Even Romania is ahead of Hungary in adopting the euro
Romania’s government wants to adopt the euro by 2026. That is a much earlier date than the current plan to join the euro area in 2029 would allow. This means that even Romania will most likely have the common European currency before Hungary does.
Romania is ahead of Hungary
The Romanian government would enter the euro “antechamber” in 2026, Adrian Câciu announced, according to Euractiv. The Romanian Finance Minister added that the implementation would require the full execution of the National Recovery and Resilience Plan.
The source of this is the one-off EU fund. The non-repayable part of this fund will not be paid to Hungary until the government has met 27 “super milestones”, Telex reports. According to Adrian Câciu, they “maintain” that the “horizon” for joining the eurozone is 2029. However, if the recovery fund is fully used by 2026, Romania could start entering the “antechamber” of the eurozone.
Vakmajom, a Facebook page concerned mainly with politics, analysed the effects the introduction of the euro had on Croatia. In their post, they write that Croatia has one of the lowest inflations in the region. What is more, And when it comes to public debt, the Croatian state pays the lowest interest rates when borrowing for 10 years.
The annual interest rate on 10-year government bonds is 3.9 percent in Croatia. Meanwhile, it is 8.8 percent in Hungary. The post concludes: “Thus, joining the euro has been good for Croatia and for taxpayers. The euro is spreading unstoppably because it has far more advantages than disadvantages. For taxpayers.”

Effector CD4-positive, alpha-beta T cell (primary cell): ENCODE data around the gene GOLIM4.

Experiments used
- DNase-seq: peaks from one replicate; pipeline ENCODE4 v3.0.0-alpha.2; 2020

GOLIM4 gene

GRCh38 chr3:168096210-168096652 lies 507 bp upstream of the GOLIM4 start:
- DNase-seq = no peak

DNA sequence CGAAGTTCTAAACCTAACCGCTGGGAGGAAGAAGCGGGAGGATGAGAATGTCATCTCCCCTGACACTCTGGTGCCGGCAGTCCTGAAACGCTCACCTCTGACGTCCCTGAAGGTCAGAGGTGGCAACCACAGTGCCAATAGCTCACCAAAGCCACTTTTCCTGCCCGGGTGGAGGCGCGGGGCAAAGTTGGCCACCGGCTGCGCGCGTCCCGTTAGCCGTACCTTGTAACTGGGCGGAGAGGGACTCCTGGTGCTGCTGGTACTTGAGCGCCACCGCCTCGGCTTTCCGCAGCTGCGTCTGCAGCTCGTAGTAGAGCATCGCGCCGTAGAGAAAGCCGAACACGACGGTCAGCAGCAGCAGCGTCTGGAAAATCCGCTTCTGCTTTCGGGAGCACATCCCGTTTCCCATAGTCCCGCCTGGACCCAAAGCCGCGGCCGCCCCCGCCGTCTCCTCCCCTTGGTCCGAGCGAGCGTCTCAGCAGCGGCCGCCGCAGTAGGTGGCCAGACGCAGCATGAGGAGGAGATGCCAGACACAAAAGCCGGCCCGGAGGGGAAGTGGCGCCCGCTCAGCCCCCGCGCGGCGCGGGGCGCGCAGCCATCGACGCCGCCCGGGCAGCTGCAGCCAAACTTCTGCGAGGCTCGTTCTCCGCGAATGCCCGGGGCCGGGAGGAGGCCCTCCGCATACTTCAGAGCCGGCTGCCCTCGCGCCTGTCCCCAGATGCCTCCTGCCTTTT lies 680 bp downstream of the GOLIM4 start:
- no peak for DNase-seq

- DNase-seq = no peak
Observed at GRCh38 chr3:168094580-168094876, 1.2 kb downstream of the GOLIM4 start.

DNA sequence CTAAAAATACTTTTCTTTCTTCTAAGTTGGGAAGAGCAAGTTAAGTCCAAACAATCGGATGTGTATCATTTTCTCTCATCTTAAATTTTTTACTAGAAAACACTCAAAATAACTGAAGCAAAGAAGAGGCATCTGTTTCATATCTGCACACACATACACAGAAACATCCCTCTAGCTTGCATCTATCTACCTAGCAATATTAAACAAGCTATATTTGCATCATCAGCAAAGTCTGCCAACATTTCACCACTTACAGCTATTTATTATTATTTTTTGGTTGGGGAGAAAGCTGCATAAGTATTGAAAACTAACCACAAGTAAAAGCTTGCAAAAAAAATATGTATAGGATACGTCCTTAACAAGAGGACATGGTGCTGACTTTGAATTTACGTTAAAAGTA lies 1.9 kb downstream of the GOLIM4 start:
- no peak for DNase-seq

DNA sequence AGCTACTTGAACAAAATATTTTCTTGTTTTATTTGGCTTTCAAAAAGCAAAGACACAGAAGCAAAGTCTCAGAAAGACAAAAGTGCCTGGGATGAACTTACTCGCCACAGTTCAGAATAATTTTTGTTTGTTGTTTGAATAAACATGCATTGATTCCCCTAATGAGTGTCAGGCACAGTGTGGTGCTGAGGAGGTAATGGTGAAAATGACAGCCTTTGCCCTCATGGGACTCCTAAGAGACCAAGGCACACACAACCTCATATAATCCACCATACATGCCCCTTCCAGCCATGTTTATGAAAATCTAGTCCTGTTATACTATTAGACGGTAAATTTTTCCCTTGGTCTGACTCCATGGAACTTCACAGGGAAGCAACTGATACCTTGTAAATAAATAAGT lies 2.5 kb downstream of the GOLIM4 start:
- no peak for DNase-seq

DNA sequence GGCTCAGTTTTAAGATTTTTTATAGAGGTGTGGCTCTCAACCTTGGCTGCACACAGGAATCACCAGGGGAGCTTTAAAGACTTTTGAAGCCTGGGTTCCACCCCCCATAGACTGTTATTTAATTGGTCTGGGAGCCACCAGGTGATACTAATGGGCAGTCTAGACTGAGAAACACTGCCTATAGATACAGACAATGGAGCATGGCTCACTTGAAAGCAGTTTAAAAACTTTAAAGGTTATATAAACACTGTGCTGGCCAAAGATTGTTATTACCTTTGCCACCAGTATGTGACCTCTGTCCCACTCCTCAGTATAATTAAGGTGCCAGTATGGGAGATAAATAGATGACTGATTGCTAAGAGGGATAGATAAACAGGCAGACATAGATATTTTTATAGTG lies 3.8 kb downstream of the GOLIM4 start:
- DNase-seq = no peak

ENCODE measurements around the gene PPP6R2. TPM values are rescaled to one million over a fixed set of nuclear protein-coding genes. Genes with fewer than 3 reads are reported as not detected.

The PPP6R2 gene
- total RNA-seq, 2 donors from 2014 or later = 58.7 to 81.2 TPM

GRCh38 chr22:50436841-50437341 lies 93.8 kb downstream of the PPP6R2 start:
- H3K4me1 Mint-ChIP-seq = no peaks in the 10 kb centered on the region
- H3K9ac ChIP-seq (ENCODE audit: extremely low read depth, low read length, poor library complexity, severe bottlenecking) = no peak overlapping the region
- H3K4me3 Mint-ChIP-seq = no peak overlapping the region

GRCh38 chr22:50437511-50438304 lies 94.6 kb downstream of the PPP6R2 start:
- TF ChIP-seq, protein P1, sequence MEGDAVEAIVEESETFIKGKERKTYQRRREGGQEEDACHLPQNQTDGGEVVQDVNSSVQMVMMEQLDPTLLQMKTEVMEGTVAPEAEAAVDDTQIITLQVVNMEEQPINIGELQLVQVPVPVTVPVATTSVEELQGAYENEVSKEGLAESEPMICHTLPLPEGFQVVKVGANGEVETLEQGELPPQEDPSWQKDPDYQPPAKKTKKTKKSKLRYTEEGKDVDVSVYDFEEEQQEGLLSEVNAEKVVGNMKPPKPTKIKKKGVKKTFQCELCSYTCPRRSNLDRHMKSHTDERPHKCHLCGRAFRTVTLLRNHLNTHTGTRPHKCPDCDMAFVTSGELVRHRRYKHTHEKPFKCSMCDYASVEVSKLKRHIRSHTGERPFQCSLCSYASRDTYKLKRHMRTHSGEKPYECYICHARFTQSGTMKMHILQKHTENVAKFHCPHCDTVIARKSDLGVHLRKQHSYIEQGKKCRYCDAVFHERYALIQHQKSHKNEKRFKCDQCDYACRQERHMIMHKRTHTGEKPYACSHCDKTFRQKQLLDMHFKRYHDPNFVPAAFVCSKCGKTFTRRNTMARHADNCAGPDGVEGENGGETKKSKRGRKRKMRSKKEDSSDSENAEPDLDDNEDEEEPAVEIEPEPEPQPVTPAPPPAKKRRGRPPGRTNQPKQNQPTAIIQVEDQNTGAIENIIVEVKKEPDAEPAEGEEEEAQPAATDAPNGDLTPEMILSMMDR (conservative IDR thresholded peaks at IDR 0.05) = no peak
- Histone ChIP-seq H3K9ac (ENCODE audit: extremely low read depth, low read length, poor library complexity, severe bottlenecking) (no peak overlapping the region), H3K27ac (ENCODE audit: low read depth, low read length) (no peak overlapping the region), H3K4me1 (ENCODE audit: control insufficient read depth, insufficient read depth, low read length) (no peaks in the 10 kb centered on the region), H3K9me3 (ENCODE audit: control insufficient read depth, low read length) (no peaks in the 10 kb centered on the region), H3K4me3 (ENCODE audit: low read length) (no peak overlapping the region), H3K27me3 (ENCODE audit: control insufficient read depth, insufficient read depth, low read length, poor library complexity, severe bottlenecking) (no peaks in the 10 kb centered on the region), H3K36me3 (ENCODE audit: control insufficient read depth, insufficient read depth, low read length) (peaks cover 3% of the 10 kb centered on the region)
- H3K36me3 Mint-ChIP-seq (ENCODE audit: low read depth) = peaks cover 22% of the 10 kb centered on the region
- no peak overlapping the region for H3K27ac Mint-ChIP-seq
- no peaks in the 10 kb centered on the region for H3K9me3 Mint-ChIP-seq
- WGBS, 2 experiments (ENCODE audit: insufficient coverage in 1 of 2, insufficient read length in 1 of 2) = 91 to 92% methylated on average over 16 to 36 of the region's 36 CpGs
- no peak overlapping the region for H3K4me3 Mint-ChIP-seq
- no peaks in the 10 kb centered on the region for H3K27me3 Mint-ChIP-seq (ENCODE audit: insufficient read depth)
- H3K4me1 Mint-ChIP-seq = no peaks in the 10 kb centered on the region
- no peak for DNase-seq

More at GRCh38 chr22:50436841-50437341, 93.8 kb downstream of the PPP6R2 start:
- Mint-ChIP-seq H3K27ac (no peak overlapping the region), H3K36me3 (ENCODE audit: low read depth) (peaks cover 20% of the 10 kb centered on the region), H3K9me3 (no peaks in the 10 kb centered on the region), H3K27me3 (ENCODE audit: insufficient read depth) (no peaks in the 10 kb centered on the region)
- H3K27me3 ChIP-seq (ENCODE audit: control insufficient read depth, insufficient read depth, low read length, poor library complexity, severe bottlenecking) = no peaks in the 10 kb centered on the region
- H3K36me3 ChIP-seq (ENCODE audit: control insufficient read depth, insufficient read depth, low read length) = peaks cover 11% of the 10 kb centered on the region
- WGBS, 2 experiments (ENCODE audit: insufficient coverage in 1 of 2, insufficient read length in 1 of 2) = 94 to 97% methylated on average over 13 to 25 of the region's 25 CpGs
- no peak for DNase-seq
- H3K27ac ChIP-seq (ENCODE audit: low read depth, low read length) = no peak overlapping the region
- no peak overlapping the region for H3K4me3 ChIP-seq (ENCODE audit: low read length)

Why is adoption of the euro portrayed as a positive and desirable thing? Aside from the fact that it destroys yet another, high-profile mark of national sovereignty, it would also deprive Hungary of having any control over its monetary and even fiscal policy. That’s never good.
The whole euro project consists of basically throwing disparate economies into a cauldron and hoping for the best. We saw how that worked out with Spain, Portugal, Italy, and, worst of all, Greece. I hope Hungary doesn’t become a victim of this ridiculous folly…
Not to worry, Hungary will not likely meet the requirements for the Euro before OV takes the country out of the EU. Bye, bye baby bye, bye. So happy that we’ll finally make it out of this club.
When we joined the European Union, we signed up to introducing the Euro at some point. There are obviously criteria to meet (we’re not good at achieving criteria), however we have no opt out, no nothing.
@MichelSteiner – spot the odd on out: Spain – 3.3%, Portugal – 3.15%, Italy – Greece – 4.2% Hungary 8.7%. Our 10 year bond rate (and remember we need to borrow A LOT) is still Europe’s highest by a large margin (we lead Romania by almost 1.5%). This should scare anyone, because this will impact generations to come:
Aren’t we doing Sovereignly fantastic?
Michael Steiner, exactly! The Euro is foremost a political project. It will not survive.